SBO-401(k) is a tax-deferred, government-registered retirement savings plan that is specially designed for small business owners (SBOs). Eligible participants for an SBO-401(k) are businesses that employ the business's owners and their spouses. The business must not have any other eligible employees. Also known as an independent 401(k).
An SBO-401(k) provides self-employed small business owners the opportunity to participate in a tax-deferred retirement savings plan. These types of savings plans may be either self-directed or professionally managed.
As with standard 401(k) plans, catch-up contributions are allowed for those above age 50 who have SBO-401(k)s - up to $6,000 in 2018. Contributions made to the plan as an employer are also tax-deductible, which can help to save the sole proprietor a great deal in taxes.
The SBO-401(k) offers many of the same features as a Keogh plan or an SEP IRA, but an independent 401(k) can be cheaper to establish and maintain, and loans are often allowed against an independent 401(k). The major drawback to the independent 401(k) is that no outside employees can be hired, or the window of applicability closes.
There are two versions of the individual 401(k) plan: a traditional version and a Roth version. With the traditional version, your tax-deferred money is only taxed when it is withdrawn; the Roth version involves putting away after-tax money and allowing it to grow tax-free with no taxes owed on withdrawals. You can use financial calculators to help determine the best option for you between the two versions of the individual 401(k) plan. It is also possible to opt for both and divide contributions between the two plans.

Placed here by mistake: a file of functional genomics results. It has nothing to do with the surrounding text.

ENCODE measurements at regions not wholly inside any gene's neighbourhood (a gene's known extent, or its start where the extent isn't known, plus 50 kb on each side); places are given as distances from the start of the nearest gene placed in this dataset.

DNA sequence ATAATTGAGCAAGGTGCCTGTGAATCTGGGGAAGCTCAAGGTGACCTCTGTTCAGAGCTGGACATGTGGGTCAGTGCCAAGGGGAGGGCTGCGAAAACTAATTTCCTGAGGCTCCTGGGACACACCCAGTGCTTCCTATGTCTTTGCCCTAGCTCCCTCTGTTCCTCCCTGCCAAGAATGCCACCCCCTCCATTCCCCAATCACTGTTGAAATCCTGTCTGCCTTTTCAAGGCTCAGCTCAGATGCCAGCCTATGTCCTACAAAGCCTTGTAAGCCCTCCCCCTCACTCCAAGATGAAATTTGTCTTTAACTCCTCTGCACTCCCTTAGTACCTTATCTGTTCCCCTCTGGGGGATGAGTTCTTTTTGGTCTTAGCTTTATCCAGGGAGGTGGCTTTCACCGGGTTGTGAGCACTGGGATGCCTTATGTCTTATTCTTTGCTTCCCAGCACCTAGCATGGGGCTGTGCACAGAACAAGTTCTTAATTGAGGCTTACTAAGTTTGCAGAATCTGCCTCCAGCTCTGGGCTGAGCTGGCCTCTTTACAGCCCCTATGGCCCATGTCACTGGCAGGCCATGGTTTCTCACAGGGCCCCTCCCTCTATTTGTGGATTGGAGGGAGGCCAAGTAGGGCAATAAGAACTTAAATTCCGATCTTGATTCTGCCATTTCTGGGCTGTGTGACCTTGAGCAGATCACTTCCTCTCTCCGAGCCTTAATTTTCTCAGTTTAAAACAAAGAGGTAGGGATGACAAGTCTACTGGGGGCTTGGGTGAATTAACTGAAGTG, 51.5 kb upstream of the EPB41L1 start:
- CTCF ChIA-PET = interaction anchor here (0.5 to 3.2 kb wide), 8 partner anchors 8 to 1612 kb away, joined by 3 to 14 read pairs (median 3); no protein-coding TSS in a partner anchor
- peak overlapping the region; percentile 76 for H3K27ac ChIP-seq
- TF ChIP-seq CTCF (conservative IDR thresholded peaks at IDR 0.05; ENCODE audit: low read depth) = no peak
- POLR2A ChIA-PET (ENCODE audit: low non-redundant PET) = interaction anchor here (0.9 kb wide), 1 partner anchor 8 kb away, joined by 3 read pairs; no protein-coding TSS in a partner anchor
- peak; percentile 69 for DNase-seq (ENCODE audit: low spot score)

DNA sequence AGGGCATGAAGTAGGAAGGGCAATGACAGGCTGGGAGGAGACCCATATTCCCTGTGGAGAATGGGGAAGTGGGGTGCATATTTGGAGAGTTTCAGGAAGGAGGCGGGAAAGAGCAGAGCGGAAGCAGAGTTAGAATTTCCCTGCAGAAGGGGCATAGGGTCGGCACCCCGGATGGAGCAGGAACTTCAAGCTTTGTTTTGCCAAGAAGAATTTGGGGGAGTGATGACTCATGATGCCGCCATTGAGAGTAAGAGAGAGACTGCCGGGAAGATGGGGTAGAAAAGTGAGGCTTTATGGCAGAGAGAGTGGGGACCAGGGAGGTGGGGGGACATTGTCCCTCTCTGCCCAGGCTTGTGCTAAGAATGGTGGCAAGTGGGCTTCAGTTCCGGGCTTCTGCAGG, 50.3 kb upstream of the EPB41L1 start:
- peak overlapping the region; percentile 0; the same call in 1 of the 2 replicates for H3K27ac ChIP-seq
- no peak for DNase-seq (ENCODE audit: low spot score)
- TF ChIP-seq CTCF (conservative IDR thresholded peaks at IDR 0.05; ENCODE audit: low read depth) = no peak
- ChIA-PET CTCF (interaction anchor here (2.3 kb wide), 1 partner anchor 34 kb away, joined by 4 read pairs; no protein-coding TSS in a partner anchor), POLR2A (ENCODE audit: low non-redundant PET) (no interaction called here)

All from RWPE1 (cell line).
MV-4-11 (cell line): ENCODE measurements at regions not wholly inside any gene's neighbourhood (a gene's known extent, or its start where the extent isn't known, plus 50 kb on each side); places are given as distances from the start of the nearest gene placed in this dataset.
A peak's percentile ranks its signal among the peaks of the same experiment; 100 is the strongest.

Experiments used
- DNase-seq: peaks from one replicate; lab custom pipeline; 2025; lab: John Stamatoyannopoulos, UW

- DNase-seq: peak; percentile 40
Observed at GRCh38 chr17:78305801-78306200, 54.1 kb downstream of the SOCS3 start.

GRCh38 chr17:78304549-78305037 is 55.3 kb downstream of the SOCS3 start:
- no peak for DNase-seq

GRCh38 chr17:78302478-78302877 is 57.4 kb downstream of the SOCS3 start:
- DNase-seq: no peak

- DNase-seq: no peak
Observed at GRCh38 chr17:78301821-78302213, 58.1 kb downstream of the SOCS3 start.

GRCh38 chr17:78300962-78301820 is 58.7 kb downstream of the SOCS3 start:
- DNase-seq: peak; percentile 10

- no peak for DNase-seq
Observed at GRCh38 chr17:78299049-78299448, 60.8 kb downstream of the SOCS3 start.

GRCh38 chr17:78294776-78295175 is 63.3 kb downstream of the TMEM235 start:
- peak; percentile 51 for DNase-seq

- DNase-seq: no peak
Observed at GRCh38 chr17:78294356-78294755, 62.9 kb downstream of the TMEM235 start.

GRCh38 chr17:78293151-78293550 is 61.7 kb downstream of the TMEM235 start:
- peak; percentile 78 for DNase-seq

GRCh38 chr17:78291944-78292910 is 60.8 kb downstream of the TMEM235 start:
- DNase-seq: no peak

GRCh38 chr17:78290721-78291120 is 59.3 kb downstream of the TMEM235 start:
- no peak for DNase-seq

The amount you can contribute under these plans is appealing. "The highlight of the Self-Employed 401(k) is the ability to contribute to the plan in two ways. For 2017, as an employee, you can make salary deferral contributions equal to the lesser of $18,000, or 100% of your compensation. If you're at least 50 years old, your savings options are even higher because you can add an extra $6,000 in catch-up contributions each year," notes investment giant Fidelity. "Then, as the employer, you can make a contribution of up to 25% of your compensation each year, up to a maximum of $53,000 in combined contributions each year (your combined employee and employer annual contributions can't exceed $59,000 if you are over 50)."
In addition, "if your business is not incorporated, you can generally deduct contributions for yourself from your personal income. If your business is incorporated, you can count the contributions as a business expense."